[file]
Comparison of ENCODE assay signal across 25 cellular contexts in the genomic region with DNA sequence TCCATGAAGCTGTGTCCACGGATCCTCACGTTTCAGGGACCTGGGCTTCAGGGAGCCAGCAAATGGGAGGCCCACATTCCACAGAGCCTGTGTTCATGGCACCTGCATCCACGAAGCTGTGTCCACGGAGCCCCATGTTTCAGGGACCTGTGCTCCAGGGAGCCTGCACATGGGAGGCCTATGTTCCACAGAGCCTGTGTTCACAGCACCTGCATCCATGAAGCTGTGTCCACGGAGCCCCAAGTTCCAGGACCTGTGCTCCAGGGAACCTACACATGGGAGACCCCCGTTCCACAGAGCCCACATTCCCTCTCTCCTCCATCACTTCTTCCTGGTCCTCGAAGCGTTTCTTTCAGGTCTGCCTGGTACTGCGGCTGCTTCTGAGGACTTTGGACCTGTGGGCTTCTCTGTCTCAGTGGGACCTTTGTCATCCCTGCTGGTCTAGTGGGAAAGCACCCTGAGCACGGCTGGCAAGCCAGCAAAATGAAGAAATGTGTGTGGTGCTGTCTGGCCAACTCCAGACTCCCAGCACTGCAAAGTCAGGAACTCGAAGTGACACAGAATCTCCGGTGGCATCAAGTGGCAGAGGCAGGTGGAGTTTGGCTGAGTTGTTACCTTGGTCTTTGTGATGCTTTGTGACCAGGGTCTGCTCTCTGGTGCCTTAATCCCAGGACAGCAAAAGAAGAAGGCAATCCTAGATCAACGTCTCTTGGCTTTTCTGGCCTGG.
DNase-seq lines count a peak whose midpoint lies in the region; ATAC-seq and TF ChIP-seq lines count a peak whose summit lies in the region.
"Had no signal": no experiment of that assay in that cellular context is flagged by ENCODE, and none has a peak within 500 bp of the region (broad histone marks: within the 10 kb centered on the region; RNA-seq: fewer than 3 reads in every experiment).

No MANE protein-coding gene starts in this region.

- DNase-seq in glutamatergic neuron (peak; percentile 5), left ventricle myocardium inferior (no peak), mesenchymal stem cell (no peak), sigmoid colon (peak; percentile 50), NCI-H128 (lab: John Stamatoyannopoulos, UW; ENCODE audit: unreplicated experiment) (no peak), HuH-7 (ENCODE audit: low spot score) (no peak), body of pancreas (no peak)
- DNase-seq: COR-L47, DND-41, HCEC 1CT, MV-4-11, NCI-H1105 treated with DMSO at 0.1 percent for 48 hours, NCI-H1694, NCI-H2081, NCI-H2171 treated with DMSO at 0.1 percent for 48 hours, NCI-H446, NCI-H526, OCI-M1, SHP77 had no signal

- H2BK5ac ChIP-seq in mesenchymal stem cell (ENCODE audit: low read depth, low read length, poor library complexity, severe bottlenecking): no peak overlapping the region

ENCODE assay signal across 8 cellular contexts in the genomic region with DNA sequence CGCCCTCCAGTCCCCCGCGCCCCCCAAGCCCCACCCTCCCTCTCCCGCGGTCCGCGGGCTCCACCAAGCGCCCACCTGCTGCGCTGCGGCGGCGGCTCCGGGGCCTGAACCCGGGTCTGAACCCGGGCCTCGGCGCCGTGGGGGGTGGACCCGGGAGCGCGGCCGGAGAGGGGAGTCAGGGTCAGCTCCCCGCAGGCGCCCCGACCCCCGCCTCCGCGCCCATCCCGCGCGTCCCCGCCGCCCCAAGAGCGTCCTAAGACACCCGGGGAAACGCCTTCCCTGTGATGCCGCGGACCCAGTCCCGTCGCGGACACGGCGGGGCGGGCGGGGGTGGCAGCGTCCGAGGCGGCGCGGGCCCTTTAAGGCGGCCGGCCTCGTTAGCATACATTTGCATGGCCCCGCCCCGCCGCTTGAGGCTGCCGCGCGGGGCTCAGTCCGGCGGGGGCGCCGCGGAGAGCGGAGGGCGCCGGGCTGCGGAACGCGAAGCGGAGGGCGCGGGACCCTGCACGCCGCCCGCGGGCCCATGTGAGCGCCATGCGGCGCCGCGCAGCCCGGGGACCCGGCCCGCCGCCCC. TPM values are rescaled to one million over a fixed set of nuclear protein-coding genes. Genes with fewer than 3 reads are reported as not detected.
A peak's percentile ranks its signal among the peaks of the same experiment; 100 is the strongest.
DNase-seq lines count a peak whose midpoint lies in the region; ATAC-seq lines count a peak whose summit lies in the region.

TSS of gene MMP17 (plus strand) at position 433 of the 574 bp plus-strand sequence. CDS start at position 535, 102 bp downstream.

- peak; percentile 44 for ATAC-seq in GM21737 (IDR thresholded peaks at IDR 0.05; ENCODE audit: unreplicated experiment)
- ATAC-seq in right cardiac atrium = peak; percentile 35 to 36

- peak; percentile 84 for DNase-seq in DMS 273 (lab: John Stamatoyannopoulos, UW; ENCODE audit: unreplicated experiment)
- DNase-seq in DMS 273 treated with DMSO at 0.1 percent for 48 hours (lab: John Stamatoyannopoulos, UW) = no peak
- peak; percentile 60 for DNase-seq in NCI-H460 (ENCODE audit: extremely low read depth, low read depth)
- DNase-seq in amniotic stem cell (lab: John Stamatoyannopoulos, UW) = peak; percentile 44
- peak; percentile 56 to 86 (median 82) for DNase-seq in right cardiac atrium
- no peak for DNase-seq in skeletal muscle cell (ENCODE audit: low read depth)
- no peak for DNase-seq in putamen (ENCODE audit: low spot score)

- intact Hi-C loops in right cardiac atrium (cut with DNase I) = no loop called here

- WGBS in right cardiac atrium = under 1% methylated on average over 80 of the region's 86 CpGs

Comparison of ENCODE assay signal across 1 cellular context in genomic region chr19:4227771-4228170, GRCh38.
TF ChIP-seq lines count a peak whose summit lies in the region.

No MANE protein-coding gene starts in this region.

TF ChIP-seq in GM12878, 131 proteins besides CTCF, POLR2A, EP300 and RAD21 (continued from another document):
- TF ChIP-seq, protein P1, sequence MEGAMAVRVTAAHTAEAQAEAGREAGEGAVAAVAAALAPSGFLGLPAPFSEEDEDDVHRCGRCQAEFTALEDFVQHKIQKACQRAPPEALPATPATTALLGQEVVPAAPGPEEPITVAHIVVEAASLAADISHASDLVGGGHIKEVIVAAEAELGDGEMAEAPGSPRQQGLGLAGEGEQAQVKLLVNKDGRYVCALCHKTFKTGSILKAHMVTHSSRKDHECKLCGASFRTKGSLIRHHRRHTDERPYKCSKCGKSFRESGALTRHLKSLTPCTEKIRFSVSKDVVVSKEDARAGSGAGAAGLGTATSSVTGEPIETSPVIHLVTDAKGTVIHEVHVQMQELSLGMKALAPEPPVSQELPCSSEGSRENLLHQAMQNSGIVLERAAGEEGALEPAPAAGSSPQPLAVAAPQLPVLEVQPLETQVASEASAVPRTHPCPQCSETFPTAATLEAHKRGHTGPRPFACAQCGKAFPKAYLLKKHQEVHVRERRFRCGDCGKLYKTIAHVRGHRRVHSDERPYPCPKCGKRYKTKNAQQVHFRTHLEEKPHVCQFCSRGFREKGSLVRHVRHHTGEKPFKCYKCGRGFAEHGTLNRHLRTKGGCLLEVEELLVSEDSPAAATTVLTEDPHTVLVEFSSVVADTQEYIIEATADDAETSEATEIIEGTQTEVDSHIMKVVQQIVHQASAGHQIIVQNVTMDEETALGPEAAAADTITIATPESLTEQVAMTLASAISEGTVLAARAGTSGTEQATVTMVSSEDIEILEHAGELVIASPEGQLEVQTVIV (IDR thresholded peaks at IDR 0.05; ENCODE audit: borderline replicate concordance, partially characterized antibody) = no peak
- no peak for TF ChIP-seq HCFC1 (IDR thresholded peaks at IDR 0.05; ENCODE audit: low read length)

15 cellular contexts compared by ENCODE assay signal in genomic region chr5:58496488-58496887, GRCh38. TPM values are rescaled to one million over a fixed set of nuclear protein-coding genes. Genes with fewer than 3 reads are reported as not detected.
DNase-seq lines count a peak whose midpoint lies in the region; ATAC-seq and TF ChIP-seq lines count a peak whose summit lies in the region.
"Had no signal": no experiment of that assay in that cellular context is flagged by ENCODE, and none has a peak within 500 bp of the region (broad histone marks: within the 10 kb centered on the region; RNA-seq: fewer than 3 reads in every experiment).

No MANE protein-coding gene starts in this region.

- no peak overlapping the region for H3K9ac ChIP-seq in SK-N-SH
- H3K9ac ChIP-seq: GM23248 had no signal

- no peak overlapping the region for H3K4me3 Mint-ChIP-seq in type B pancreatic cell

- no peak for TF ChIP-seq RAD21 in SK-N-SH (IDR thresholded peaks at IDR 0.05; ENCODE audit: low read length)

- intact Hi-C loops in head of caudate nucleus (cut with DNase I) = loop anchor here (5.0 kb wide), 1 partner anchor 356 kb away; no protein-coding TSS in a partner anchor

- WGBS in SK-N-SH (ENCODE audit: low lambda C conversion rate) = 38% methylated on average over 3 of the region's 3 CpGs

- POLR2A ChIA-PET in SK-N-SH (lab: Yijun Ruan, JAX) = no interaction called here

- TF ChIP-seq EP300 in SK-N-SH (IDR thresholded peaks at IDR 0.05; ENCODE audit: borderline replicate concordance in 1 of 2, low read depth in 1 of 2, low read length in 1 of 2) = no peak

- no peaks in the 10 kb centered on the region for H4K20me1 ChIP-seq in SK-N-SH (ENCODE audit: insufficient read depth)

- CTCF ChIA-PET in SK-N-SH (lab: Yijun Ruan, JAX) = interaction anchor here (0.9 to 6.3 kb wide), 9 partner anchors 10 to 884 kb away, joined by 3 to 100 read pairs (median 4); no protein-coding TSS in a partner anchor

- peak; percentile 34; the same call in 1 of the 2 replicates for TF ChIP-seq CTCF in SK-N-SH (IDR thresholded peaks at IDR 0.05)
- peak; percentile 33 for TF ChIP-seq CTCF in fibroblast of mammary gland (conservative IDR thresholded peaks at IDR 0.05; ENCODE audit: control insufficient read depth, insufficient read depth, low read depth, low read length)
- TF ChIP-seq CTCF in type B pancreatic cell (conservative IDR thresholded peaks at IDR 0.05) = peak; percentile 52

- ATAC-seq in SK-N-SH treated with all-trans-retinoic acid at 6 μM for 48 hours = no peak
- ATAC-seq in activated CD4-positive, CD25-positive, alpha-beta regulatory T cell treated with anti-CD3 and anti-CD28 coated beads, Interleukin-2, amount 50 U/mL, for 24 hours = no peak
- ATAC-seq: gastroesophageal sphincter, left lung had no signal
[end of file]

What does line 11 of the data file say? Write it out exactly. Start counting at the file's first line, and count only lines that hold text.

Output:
TSS of gene MMP17 (plus strand) at position 433 of the 574 bp plus-strand sequence. CDS start at position 535, 102 bp downstream.